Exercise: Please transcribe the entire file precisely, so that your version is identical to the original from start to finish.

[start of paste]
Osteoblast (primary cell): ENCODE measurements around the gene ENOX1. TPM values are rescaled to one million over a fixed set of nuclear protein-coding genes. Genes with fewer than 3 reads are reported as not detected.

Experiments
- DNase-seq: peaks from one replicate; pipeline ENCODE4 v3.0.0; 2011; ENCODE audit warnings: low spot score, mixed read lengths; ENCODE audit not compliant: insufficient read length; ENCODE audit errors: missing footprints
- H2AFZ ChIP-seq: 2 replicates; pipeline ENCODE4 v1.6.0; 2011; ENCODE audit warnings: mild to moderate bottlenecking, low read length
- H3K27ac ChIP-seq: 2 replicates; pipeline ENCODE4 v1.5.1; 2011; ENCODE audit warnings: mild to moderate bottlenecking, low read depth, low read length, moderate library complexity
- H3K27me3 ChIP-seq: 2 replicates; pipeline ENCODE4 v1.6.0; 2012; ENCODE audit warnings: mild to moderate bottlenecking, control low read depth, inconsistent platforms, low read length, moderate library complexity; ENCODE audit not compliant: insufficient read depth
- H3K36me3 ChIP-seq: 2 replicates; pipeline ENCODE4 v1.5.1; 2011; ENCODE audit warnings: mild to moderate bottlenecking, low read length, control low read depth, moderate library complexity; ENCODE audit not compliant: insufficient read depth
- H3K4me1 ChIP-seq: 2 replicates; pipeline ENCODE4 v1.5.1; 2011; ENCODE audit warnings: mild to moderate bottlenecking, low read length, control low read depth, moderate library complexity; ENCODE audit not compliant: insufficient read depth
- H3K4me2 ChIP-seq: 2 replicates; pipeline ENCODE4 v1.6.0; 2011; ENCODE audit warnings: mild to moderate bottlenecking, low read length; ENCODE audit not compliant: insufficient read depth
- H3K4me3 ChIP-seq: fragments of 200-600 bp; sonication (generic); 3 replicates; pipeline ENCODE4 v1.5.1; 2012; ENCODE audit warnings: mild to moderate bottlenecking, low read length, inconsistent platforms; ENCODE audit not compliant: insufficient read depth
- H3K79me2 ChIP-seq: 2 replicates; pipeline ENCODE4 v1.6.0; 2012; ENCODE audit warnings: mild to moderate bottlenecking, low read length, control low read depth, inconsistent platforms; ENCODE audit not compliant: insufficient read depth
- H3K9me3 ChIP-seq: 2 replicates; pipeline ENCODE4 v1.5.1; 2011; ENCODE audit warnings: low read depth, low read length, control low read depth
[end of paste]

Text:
Osteoblast (primary cell): ENCODE measurements around the gene ENOX1. TPM values are rescaled to one million over a fixed set of nuclear protein-coding genes. Genes with fewer than 3 reads are reported as not detected.

Experiments
- DNase-seq: peaks from one replicate; pipeline ENCODE4 v3.0.0; 2011; ENCODE audit warnings: low spot score, mixed read lengths; ENCODE audit not compliant: insufficient read length; ENCODE audit errors: missing footprints
- H2AFZ ChIP-seq: 2 replicates; pipeline ENCODE4 v1.6.0; 2011; ENCODE audit warnings: mild to moderate bottlenecking, low read length
- H3K27ac ChIP-seq: 2 replicates; pipeline ENCODE4 v1.5.1; 2011; ENCODE audit warnings: mild to moderate bottlenecking, low read depth, low read length, moderate library complexity
- H3K27me3 ChIP-seq: 2 replicates; pipeline ENCODE4 v1.6.0; 2012; ENCODE audit warnings: mild to moderate bottlenecking, control low read depth, inconsistent platforms, low read length, moderate library complexity; ENCODE audit not compliant: insufficient read depth
- H3K36me3 ChIP-seq: 2 replicates; pipeline ENCODE4 v1.5.1; 2011; ENCODE audit warnings: mild to moderate bottlenecking, low read length, control low read depth, moderate library complexity; ENCODE audit not compliant: insufficient read depth
- H3K4me1 ChIP-seq: 2 replicates; pipeline ENCODE4 v1.5.1; 2011; ENCODE audit warnings: mild to moderate bottlenecking, low read length, control low read depth, moderate library complexity; ENCODE audit not compliant: insufficient read depth
- H3K4me2 ChIP-seq: 2 replicates; pipeline ENCODE4 v1.6.0; 2011; ENCODE audit warnings: mild to moderate bottlenecking, low read length; ENCODE audit not compliant: insufficient read depth
- H3K4me3 ChIP-seq: fragments of 200-600 bp; sonication (generic); 3 replicates; pipeline ENCODE4 v1.5.1; 2012; ENCODE audit warnings: mild to moderate bottlenecking, low read length, inconsistent platforms; ENCODE audit not compliant: insufficient read depth
- H3K79me2 ChIP-seq: 2 replicates; pipeline ENCODE4 v1.6.0; 2012; ENCODE audit warnings: mild to moderate bottlenecking, low read length, control low read depth, inconsistent platforms; ENCODE audit not compliant: insufficient read depth
- H3K9me3 ChIP-seq: 2 replicates; pipeline ENCODE4 v1.5.1; 2011; ENCODE audit warnings: low read depth, low read length, control low read depth